Editor's note: This is the 284th in a series of articles recalling vanished Huntington landmarks.
HUNTINGTON — Banker and businessman J.L. Caldwell (1846-1923) was a force to be reckoned with in early Huntington.
When rail tycoon Collis P. Huntington arrived on the scene and founded his new town of Huntington, Caldwell moved quickly to take advantage of the opportunities this presented. In 1884, he and several partners organized the First National Bank of Huntington. Caldwell became the bank's president, a post he would continue to hold until his death nearly 40 years later.
He was one of the first to see the possibilities of the rich coalfields of southern West Virginia and worked tirelessly to tap that vast natural wealth. He built Huntington's first street railway and its accompanying electric lighting system. And he largely financed construction of the luxurious Hotel Frederick.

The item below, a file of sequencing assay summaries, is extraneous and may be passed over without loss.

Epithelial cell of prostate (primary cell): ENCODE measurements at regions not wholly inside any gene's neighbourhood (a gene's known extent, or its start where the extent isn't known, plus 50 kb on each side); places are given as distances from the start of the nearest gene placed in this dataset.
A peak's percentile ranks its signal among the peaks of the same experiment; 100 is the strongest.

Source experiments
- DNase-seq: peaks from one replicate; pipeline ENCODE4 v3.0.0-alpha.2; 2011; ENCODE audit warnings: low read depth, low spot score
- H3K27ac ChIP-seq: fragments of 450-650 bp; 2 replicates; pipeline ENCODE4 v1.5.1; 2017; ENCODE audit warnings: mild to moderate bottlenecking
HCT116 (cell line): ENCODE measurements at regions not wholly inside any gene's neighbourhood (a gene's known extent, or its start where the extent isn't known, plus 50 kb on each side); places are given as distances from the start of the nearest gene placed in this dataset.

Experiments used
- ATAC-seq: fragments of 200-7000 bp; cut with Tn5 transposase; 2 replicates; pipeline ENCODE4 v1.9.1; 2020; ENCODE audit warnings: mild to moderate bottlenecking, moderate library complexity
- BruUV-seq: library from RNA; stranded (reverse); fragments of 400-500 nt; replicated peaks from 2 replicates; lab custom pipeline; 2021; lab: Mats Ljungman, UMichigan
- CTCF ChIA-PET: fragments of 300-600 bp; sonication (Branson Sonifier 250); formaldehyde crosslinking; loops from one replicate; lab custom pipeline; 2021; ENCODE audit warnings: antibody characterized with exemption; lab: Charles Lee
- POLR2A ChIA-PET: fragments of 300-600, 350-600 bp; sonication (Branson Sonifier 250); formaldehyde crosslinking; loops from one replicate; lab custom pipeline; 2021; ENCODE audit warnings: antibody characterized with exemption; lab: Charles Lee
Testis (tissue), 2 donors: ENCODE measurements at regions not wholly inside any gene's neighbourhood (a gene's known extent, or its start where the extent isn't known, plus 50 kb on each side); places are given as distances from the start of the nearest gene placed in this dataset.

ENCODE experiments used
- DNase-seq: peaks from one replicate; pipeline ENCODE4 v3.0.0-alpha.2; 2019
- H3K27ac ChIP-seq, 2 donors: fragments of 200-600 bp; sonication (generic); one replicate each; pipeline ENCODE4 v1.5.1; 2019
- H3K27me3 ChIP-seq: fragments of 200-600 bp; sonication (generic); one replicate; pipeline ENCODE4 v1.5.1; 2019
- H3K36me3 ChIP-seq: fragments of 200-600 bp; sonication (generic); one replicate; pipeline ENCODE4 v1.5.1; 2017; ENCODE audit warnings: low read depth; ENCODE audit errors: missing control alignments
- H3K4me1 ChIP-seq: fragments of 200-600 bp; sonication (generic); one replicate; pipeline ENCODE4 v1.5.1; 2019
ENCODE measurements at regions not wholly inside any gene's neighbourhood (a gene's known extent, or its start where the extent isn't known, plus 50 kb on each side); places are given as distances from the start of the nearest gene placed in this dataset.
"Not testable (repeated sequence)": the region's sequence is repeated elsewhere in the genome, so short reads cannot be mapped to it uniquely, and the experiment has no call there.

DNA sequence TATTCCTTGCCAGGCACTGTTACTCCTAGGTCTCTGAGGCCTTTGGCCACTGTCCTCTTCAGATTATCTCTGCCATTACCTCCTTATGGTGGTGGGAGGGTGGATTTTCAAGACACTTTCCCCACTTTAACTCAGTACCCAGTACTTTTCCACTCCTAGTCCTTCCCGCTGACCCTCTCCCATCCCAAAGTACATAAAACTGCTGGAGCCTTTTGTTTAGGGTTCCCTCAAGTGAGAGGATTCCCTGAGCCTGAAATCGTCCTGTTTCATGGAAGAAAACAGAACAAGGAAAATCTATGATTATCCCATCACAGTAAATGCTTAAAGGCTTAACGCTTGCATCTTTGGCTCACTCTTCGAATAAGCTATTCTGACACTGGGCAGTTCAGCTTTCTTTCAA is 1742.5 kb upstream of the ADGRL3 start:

In 1887, he erected the Caldwell Building at 4th Avenue and 9th Street, one of Huntington's earliest business buildings. Over the years, the building would house various tenants, with Lawrence Drugs being perhaps the best known.
In the 1950s, the building was one of several downtown that were covered with metal skins in an effort to look "modern." In the 1990s, great-granddaughter Liza Caldwell presided over the removal of the Caldwell building's metal skin and its restoration to a vintage appearance.